By David L. PHILLIPS/
Every violent conflict reaches a moment of ripeness where peace is possible. Damascus and the Syrian Kurds are reaching that moment. The invitation for regime forces to enter Mambij marks a small step towards restoring Syrian sovereignty in territories previously outside of the government’s control. Alongside security arrangements, negotiations between Damascus and the Syrian Kurds should focus on power-sharing. Devolving power will lead to negotiations over a new constitution, establishing the rule of law, distributing governance responsibilities, and defining the relationship of individuals and groups to one another and the state.
Constitutional power-sharing can involve the vertical separation of powers, between Damascus and Syria’s regions. Syria could remain a unitary state, governed by a single unit, the central government, which exercises final authority. Power-sharing also includes the horizontal distribution of responsibilities to different branches of government — the executive, legislature and judiciary – in order to prevent the abuse of power by any one branch or individual. Such constitutional arrangements are most essential in societies with ethnic and sectarian divisions, or countries emerging from ethnic or religious conflict.
Federalism is also an alternative. In federal states, sovereignty is shared between the central government and subnational units. Citizens have rights secured by both the central government and sub-national authority. The central government typically retains powers regarding border security, foreign policy, and fiscal affairs. States constituting the federation have an existence and functions that cannot be unilaterally changed by the central government.
Devolution is a key component of federalism, addressing ethnic conflicts – center-periphery, majority-minority, or powerful-powerless. Cultural or regional autonomy is also a form of devolution.
Constitutional arrangements providing devolution can preserve both the identity of an aggrieved group, as well as the existing state structure. Devolution can be symmetrical or asymmetrical. Symmetrical devolution allocates the same powers to all sub-national units. In asymmetrical devolutionary arrangements, regions vary in their power and status.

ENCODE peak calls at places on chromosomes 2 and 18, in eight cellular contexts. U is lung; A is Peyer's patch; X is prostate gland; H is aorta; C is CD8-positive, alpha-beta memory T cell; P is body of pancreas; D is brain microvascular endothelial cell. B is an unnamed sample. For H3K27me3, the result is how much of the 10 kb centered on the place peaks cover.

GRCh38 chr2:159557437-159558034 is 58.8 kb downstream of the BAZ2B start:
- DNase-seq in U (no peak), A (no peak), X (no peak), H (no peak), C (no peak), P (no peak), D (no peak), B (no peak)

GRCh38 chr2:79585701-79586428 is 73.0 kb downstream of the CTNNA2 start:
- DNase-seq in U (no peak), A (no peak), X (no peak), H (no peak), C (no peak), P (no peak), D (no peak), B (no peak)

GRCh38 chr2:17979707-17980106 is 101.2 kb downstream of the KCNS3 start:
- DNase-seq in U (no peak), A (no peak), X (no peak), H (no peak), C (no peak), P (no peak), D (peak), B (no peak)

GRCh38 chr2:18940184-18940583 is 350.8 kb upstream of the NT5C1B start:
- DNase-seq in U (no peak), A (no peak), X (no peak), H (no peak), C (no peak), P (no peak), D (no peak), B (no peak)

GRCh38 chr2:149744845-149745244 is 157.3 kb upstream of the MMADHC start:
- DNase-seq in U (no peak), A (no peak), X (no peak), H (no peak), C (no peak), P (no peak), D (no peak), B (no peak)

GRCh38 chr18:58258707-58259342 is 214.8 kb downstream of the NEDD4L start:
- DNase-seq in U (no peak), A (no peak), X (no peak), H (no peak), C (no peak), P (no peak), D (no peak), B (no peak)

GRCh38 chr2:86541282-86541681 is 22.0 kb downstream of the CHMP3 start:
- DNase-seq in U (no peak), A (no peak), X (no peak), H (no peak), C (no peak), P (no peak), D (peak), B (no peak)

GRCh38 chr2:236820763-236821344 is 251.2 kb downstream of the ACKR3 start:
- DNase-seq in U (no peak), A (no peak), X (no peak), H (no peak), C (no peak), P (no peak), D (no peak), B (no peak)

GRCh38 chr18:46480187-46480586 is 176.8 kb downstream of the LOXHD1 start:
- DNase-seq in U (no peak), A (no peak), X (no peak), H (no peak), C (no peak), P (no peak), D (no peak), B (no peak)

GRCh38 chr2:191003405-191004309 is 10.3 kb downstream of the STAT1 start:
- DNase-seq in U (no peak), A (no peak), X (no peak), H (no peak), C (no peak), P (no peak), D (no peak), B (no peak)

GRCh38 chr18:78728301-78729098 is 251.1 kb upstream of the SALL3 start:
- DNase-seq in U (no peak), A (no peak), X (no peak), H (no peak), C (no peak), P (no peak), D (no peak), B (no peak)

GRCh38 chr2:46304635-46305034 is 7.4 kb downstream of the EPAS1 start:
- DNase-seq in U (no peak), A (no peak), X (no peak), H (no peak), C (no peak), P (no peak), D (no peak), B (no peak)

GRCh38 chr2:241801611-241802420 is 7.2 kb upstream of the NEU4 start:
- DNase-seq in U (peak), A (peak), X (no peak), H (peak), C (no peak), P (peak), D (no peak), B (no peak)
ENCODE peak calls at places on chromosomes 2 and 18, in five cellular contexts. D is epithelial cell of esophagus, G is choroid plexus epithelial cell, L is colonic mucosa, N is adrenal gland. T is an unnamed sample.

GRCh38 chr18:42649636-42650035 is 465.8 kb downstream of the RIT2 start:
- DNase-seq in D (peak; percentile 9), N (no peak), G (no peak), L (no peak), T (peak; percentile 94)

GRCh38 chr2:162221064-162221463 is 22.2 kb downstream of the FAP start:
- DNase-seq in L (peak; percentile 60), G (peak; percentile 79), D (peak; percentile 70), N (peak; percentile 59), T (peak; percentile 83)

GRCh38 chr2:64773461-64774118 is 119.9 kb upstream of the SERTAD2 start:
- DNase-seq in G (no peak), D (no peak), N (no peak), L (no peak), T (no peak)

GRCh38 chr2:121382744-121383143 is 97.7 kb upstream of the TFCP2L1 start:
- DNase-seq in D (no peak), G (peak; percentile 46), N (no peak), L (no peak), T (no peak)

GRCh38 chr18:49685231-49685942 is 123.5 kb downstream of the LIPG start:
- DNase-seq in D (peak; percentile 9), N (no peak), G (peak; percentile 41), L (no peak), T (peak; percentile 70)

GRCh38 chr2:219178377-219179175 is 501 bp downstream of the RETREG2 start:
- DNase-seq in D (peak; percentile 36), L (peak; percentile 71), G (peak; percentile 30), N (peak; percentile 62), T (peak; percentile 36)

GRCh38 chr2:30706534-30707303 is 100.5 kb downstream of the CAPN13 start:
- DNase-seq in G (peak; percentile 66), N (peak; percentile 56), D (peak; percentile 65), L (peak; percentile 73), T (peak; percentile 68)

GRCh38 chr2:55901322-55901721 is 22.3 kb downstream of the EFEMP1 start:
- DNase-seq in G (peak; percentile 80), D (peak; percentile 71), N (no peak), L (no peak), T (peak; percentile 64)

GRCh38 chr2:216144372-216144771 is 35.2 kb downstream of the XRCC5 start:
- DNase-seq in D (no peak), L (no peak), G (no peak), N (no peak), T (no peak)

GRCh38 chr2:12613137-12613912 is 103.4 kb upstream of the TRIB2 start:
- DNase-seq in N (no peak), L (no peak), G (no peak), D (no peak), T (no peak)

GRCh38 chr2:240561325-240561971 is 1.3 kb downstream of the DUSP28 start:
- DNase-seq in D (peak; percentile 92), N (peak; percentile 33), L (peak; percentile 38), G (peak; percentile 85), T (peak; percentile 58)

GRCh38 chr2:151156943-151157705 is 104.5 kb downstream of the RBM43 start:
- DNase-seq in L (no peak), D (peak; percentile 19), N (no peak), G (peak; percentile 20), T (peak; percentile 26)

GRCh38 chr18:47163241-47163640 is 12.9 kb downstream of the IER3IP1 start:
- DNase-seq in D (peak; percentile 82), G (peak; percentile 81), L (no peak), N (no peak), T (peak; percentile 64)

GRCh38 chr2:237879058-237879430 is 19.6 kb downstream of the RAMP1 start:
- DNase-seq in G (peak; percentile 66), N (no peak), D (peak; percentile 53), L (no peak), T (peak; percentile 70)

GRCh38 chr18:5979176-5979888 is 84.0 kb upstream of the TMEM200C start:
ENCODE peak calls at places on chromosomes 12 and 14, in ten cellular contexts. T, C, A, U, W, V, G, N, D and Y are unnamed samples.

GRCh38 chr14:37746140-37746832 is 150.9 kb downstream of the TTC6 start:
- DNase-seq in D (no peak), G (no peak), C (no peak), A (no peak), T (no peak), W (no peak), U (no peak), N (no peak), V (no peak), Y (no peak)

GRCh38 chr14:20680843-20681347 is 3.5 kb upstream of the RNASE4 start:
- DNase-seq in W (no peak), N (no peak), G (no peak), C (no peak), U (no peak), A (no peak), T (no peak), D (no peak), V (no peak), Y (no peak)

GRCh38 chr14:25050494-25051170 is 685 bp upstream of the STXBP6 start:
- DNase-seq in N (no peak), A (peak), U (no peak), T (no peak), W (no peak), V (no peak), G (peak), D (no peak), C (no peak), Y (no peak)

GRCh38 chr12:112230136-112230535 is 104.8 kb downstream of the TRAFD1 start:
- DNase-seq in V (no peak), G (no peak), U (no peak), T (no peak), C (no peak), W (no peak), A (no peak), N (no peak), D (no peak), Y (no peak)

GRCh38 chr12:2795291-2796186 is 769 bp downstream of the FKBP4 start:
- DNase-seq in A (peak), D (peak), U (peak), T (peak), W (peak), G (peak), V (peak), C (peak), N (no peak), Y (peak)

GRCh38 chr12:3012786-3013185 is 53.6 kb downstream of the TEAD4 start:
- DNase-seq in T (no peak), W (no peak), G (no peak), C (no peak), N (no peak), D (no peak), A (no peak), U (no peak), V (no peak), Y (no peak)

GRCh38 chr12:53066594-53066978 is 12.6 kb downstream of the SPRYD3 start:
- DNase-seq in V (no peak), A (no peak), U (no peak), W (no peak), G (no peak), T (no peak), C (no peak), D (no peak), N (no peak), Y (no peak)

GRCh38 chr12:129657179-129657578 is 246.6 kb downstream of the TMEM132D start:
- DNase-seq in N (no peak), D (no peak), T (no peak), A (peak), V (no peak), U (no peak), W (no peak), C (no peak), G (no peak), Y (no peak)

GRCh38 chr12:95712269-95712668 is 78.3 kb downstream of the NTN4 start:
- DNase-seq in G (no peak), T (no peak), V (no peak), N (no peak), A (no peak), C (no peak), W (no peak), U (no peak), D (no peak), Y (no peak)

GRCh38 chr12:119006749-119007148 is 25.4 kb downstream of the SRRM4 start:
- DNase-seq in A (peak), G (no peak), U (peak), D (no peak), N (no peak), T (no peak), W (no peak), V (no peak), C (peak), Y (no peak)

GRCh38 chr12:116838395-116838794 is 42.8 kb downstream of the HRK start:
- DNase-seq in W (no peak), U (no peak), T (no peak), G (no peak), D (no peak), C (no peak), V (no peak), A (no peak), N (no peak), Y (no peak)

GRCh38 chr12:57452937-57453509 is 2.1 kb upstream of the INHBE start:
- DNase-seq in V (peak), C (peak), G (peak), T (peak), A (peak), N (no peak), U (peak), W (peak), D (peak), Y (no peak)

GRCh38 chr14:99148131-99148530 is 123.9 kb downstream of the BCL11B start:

Constitutions typically include a bill of rights, which enshrine individual and human rights. In conflict situations, special measures may be needed to uphold group and national rights where the over-riding issues are equality, non-discrimination and protection and promotion of group or minority rights. The principles of non-discrimination and equality are established in the UN Charter and the International Covenant on Civil and Political Rights and the International Covenant on Economic, Social and Cultural Rights.
Syria’s political transition will require special governance, cultural and economic arrangements. Syrians will demand local government, which gives voice to their concerns and institutionalizes their representation to uphold local interests. The goal is to make sure that all persons, both minorities and the majority, can participate effectively in decisions on the national and regional level. These include, for example, the right to establish local police and security, which reflects the ethnicity of communities they serve.
Cultural rights are important in the areas of language, education, religion, and cultural symbols. Local control over education and media are especially vital.
Power-sharing must also encompass economic activities such as the development of natural resources, levying taxes and generating revenue, as well as trade, employment, and ownership of land. Control over economic affairs may be the responsibility of the central government, local authorities, or jointly handled by both.
A peace dividend must benefit the entire society. International donors should provide ample humanitarian and reconstruction funds, linked to milestones in peace implementation. Peace-building initiatives should include security sector reform in parallel to the disarmament, demobilization and reintegration of armed groups.
Syria has become a proxy fight between external powers. The peace agreement must envision a process for restoring Syria’s sovereignty, gradually phasing out the presence of foreign forces. Limiting Turkey’s influence is a good place to start. The Astana process has become a vehicle for dividing the spoils of war, rather than a genuine push for peace.
Signing a peace agreement occurs on a specific date. Whereas peace-building is a process that occurs over time. The deployment to Manbij opens a window for re-establishing Syria’s sovereignty and initiating negotiations between Damascus and the Kurds, enshrining the principles of power-sharing, laying the ground for Syria’s future constitution, and limiting the role of external actors who pursue their national interests to the detriment of Syrians.
While external stakeholders will try to influence political dialogue, local actors are paramount. A modus vivendi between Damascus and the Syrian Kurds would stabilize the North and East Syria. It could also kick-start negotiations in other parts of the country. For sure, negotiations will be a slow and painstaking process. But political dialogue cannot wait for a nationwide cessation of hostilities.
Mr. Phillips is the Director of the Program on Peace-building and Rights at Columbia University’s Institute for the Study of Human Rights. He served as a senior adviser and foreign affairs expert working for the Near Eastern Affairs Bureau of the State Department under President George W. Bush.